Lawyer Philipp Kozower was 37 when he married the 23-year-old medical student Gisela in 1931. A year later she gave birth to their first child, a daughter called Eva. The new parents had their picture taken with their baby in Berlin’s Monbijou Park: wearing a bright dress and straw hat, Gisela holds the baby towards the camera somewhat awkwardly, as if the picture should document that Eva exists.
By the time Eva’s sister Alice was born in 1934, the National Socialists had already enacted numerous laws against Jews as well as taken measures to exclude them from public life. Our online project “1933: The beginning of the end of German Jewry” presents a variety of source materials from the Jewish Museum Berlin’s archives that bear witness to the disenfranchisement of German Jews. A display case with photographs and letters in our permanent exhibition details the Kozower family’s story:
The family’s youngest child was born in 1942. At this point Jewish parents in Germany were not permitted to name their children freely; rather, they had to choose from a list of acceptable names published by the Interior Ministry. Otherwise, newborn children – as all German Jews starting in 1939 – would simply be given the name Sara or Israel, depending on the gender. Gisela and Philipp chose the name Uri from the list. When Uri was three months old, the family was deported to Theresienstadt. From there they regularly wrote letters to relatives. Every letter is about the little boy: soon he’ll be able to hold his bottle by himself, he’s starting to crawl, he’s turning one.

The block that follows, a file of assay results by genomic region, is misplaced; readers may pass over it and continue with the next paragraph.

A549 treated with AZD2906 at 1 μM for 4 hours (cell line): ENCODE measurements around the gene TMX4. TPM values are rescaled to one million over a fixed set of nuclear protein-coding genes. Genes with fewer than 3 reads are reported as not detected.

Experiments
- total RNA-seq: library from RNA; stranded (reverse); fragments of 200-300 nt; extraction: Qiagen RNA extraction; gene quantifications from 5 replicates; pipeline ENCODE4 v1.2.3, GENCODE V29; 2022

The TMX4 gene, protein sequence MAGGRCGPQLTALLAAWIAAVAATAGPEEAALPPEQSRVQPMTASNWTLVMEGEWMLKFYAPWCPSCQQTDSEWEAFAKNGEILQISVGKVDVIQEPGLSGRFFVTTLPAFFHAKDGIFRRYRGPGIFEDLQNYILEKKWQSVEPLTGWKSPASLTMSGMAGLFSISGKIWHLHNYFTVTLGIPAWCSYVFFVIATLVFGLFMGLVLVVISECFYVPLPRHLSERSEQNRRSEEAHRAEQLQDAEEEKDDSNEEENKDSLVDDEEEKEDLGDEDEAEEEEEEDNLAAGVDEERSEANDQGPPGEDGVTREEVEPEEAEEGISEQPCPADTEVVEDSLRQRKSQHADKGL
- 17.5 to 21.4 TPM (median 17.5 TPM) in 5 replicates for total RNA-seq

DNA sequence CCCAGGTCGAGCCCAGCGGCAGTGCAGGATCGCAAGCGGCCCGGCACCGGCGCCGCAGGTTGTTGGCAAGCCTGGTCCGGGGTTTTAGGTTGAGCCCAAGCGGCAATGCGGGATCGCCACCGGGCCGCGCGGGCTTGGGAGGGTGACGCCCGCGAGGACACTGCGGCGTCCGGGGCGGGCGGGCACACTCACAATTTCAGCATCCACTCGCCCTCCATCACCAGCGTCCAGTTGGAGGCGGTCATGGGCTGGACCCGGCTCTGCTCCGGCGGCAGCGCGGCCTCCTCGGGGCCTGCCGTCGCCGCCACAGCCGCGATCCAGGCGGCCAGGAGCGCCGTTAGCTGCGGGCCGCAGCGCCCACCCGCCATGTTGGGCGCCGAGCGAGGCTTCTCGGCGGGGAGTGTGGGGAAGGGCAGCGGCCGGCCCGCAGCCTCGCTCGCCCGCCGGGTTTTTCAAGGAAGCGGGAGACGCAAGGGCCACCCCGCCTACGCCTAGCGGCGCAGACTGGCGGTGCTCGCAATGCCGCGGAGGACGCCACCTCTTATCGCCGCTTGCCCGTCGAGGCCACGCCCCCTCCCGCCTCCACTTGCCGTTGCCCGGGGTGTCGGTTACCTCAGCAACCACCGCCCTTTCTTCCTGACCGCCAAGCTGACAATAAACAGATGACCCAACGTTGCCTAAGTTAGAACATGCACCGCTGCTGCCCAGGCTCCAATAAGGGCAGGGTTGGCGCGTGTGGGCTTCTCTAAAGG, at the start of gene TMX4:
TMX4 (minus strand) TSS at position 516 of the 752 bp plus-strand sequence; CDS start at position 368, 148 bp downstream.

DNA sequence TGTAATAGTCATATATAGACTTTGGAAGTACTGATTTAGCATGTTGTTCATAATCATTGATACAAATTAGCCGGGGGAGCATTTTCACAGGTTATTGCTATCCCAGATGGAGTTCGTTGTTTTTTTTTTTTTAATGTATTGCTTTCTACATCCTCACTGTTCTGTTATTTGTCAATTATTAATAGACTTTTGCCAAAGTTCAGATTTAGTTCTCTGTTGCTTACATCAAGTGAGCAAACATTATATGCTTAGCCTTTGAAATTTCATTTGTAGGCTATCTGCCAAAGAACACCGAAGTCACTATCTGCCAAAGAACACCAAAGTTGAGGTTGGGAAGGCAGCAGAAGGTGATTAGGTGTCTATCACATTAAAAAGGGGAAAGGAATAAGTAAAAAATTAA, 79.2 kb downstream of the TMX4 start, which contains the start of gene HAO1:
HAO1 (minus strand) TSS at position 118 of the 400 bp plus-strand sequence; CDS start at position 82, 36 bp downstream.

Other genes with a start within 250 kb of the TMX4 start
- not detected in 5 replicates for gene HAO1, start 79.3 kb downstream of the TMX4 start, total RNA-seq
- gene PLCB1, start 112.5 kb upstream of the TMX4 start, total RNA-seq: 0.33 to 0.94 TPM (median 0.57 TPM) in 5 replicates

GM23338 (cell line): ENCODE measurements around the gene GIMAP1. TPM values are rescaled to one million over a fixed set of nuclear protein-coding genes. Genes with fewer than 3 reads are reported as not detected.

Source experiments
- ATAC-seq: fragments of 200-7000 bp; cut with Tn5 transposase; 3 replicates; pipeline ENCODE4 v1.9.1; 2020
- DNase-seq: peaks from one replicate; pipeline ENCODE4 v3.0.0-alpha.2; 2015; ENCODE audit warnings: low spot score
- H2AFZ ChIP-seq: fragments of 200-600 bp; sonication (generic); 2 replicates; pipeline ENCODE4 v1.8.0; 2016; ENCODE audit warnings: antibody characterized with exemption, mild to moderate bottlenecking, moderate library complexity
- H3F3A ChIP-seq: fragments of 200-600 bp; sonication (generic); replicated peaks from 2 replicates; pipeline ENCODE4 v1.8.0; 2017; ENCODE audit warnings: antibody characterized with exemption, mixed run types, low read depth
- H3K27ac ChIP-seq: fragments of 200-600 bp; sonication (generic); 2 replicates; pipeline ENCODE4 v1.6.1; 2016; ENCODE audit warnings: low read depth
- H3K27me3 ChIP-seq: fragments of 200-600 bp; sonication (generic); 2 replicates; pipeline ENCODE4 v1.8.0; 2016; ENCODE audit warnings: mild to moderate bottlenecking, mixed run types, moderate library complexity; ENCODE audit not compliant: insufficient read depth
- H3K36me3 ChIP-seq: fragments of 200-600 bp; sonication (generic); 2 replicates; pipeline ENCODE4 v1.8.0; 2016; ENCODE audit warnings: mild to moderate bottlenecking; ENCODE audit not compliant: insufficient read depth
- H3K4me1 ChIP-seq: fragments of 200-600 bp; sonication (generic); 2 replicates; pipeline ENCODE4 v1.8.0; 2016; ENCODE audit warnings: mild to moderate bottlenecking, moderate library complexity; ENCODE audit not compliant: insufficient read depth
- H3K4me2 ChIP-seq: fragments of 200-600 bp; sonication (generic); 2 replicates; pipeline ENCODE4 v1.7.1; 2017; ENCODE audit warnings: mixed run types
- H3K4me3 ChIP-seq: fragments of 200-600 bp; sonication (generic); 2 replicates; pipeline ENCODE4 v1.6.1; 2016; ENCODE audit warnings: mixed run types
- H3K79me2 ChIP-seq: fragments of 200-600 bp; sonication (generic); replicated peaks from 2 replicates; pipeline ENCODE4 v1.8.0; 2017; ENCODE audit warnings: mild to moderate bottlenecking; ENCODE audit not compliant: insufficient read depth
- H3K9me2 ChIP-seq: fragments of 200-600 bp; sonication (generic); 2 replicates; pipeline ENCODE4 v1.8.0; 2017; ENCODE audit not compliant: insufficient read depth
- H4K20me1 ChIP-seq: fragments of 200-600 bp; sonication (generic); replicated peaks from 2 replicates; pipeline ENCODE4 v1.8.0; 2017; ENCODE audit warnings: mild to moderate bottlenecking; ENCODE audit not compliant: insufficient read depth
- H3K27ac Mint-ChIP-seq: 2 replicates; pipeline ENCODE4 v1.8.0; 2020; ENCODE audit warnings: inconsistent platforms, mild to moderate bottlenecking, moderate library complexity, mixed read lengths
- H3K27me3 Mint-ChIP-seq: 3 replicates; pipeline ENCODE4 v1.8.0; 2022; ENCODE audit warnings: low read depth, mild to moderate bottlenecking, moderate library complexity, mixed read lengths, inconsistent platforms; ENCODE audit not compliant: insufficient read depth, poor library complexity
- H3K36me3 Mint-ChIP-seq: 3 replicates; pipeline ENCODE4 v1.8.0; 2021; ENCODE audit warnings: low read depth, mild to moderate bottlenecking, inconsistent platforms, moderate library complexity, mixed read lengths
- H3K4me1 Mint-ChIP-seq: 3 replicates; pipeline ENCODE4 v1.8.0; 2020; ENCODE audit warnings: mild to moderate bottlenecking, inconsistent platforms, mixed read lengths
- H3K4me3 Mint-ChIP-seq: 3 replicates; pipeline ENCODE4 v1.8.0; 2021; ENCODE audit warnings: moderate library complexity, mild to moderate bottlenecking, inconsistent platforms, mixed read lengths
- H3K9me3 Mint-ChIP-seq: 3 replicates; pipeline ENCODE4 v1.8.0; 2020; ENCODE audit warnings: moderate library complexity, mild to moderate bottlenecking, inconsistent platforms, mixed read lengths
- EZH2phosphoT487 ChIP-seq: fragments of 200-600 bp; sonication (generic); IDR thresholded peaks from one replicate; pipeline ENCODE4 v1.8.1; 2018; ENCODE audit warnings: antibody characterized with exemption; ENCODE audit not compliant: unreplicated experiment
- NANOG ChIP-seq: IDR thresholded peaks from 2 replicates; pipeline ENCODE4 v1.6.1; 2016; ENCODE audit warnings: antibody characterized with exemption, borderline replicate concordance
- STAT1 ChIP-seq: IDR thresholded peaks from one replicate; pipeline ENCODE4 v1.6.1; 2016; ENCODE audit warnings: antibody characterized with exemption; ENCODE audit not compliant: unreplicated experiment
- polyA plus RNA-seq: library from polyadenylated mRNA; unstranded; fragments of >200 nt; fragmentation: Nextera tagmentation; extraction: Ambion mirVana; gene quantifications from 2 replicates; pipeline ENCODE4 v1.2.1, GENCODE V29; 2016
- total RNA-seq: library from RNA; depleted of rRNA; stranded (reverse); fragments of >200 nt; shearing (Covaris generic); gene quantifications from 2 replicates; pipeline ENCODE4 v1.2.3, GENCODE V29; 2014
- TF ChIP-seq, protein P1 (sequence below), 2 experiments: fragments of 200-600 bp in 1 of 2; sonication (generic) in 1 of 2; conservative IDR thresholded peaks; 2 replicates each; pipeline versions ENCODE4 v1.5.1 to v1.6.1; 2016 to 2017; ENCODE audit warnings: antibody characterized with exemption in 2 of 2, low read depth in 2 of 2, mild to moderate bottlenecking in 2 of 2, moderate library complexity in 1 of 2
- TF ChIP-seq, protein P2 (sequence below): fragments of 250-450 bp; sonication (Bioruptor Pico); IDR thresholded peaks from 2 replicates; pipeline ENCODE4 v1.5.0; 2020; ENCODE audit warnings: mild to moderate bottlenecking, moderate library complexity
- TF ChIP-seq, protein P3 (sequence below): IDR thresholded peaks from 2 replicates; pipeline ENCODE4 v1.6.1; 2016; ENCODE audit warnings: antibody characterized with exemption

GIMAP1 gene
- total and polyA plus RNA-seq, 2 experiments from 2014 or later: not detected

“Uri is just adorable. He repeats everything we say now, and timidly tries to walk by himself”,
writes the ten-year-old Alice in July 1944. In October of 1944, Philipp, Gisela, Eva, Alice, and Uri are transported to Auschwitz. They are among the last people to be murdered in that death camp’s gas chambers.
A relative of the family, Klaus Zwilsky, saved the pictures together with the letters from Theresienstadt and donated them to the museum. Thanks to his conscientiousness and generosity, we’re able to tell the Kozower family’s story to our visitors. By displaying pieces like this in our permanent exhibition, we do the one thing we can in the face of Auschwitz: we make sure that the names, faces, and stories of the people killed there are not forgotten – not on January 27 or on any other day of the year.
Monika Flores Martínez, Permanent Exhibition